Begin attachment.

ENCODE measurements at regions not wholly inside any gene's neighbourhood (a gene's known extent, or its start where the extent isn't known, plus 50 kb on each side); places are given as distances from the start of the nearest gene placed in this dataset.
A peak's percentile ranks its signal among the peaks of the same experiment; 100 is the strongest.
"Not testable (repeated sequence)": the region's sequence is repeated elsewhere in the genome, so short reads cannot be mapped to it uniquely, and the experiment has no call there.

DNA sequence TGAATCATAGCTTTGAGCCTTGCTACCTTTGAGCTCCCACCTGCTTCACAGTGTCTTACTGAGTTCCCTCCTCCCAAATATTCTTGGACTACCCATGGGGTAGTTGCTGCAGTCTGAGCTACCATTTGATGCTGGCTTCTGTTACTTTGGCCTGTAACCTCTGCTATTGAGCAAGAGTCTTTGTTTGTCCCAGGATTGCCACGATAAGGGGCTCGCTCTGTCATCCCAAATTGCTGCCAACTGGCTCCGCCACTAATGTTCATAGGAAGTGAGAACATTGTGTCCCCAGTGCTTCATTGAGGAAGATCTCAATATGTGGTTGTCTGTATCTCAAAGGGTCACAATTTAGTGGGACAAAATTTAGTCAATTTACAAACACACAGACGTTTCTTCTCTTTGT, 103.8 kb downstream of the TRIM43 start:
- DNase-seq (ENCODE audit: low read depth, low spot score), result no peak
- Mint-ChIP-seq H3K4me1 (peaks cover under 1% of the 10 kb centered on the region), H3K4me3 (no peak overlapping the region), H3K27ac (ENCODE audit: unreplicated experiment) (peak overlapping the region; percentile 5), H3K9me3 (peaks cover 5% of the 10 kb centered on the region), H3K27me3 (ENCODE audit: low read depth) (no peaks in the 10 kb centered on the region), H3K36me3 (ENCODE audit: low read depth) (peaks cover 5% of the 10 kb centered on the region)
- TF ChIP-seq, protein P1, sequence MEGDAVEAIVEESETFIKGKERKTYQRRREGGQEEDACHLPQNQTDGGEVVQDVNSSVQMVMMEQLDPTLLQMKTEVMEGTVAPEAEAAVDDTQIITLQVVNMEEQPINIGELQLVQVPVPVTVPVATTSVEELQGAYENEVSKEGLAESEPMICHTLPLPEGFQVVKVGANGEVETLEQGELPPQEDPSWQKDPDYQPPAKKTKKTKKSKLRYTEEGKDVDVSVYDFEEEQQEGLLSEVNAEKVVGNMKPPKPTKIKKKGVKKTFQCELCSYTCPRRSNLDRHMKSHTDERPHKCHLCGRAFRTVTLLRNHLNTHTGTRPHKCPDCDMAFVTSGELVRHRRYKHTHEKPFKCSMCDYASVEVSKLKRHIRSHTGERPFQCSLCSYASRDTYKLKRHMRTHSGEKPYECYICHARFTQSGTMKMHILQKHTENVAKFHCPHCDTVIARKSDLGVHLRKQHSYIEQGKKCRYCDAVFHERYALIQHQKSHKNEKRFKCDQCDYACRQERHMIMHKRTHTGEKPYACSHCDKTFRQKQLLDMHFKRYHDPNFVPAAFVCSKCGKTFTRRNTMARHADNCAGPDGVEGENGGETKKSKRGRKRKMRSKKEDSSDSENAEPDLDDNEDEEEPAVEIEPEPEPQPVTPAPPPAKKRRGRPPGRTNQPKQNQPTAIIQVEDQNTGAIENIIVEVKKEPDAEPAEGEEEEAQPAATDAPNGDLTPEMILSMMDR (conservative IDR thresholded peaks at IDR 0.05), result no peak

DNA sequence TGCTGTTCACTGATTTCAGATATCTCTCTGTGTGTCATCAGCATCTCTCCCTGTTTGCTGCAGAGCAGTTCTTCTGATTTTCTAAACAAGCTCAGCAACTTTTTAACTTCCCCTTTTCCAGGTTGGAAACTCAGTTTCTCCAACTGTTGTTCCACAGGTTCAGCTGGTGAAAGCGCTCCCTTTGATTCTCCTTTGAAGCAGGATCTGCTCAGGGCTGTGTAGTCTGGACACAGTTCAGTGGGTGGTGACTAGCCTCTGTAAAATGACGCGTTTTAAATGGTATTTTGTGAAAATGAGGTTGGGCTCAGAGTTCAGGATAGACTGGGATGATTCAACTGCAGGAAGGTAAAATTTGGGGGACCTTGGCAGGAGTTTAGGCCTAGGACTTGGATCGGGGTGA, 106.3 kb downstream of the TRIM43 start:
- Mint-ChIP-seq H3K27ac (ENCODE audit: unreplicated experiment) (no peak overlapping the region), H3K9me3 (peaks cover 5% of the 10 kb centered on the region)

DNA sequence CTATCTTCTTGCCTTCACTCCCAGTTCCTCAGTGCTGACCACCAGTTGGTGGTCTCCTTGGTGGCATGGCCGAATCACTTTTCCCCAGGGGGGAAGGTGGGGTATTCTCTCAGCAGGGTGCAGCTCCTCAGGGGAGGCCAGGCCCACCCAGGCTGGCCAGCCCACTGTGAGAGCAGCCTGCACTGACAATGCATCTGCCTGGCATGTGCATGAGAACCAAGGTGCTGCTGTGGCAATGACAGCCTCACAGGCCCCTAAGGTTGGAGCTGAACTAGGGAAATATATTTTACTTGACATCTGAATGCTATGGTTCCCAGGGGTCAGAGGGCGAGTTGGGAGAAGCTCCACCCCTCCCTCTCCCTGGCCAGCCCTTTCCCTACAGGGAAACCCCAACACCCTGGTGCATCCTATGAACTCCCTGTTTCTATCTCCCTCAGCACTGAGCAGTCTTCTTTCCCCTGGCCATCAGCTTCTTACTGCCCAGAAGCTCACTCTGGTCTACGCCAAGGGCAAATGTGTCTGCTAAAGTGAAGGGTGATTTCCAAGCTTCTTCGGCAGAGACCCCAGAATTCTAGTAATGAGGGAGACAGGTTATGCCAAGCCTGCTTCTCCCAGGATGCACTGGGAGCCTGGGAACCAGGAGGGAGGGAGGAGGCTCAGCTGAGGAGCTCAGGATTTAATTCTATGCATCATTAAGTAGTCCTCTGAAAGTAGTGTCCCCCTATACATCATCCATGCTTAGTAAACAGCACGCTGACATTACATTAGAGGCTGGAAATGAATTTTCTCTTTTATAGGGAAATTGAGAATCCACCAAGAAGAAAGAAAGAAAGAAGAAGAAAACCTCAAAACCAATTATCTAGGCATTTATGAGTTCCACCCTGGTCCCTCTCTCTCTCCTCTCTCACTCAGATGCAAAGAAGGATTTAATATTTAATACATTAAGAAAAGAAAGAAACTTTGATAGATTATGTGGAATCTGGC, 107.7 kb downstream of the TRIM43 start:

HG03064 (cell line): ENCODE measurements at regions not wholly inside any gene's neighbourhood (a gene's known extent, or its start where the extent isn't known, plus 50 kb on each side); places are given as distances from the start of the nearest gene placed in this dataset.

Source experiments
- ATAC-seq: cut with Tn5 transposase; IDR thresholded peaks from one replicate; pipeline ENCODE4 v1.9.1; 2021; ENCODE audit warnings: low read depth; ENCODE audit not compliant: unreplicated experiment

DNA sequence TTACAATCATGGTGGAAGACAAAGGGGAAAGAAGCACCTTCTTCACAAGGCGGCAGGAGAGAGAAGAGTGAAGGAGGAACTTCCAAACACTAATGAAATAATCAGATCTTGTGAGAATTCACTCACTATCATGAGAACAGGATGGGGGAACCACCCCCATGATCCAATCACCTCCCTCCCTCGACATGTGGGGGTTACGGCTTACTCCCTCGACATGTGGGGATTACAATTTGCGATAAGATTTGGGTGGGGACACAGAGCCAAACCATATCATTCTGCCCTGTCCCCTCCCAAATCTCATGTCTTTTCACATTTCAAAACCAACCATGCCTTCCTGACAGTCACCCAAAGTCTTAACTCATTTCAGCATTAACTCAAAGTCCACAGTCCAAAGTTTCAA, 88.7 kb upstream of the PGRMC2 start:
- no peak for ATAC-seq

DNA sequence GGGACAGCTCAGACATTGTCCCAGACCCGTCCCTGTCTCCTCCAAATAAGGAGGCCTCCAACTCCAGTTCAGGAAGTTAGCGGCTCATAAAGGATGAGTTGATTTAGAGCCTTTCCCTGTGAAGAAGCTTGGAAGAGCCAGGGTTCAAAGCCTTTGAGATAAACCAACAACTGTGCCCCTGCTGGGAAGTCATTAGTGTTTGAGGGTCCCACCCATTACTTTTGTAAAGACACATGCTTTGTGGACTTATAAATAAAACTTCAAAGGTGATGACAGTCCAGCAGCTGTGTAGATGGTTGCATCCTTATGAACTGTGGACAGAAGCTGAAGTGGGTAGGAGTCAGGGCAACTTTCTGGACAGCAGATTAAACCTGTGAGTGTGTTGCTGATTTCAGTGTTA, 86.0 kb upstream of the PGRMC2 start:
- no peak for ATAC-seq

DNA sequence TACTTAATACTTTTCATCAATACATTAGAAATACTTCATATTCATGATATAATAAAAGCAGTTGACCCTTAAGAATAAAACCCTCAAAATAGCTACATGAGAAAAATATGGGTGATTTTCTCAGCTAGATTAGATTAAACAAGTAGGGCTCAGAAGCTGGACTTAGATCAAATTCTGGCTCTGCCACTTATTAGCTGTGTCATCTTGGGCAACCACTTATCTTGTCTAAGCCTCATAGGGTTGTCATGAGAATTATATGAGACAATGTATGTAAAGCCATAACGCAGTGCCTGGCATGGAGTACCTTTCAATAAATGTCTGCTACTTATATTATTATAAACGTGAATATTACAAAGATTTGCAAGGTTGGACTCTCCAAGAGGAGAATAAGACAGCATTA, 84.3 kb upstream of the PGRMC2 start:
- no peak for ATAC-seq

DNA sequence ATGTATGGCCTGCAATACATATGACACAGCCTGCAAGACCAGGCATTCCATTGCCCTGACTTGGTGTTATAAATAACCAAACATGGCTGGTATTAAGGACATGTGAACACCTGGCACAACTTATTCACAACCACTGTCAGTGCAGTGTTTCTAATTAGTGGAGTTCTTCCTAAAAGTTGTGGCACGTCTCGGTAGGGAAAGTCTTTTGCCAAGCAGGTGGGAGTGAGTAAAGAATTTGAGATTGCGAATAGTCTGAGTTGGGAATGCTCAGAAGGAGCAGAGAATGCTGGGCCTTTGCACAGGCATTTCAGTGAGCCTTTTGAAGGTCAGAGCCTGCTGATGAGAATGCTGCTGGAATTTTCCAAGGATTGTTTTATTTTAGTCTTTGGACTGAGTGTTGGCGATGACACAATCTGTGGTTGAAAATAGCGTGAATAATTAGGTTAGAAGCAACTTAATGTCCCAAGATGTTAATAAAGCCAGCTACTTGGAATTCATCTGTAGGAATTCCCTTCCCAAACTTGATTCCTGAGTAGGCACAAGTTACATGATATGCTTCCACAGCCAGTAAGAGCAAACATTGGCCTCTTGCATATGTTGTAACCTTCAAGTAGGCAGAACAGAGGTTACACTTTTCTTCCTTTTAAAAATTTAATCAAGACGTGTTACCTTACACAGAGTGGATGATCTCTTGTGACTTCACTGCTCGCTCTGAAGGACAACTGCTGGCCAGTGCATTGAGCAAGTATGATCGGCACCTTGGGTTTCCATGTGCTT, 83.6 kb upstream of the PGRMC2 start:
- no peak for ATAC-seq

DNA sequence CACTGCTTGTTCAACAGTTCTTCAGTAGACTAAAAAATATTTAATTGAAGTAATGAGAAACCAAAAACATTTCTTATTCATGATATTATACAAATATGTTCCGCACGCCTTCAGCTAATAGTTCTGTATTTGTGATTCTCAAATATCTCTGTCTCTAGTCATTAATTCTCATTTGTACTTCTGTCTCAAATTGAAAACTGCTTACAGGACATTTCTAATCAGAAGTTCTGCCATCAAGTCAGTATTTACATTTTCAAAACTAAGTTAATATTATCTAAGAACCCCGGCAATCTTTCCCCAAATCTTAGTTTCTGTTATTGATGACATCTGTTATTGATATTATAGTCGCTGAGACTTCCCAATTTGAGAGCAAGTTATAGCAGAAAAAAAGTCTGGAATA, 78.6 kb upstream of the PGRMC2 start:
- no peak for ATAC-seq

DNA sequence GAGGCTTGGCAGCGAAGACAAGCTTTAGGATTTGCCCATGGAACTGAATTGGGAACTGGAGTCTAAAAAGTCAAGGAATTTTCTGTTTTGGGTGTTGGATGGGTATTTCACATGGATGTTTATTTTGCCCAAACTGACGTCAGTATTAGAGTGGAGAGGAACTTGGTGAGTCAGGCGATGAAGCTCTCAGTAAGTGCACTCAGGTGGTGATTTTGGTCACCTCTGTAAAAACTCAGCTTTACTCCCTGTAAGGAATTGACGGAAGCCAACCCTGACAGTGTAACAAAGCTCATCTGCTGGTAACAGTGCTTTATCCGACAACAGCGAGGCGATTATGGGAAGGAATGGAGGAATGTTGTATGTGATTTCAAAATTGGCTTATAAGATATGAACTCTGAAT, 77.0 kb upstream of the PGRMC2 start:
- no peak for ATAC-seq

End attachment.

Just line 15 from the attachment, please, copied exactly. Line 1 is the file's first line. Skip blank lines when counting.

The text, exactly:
- no peak for ATAC-seq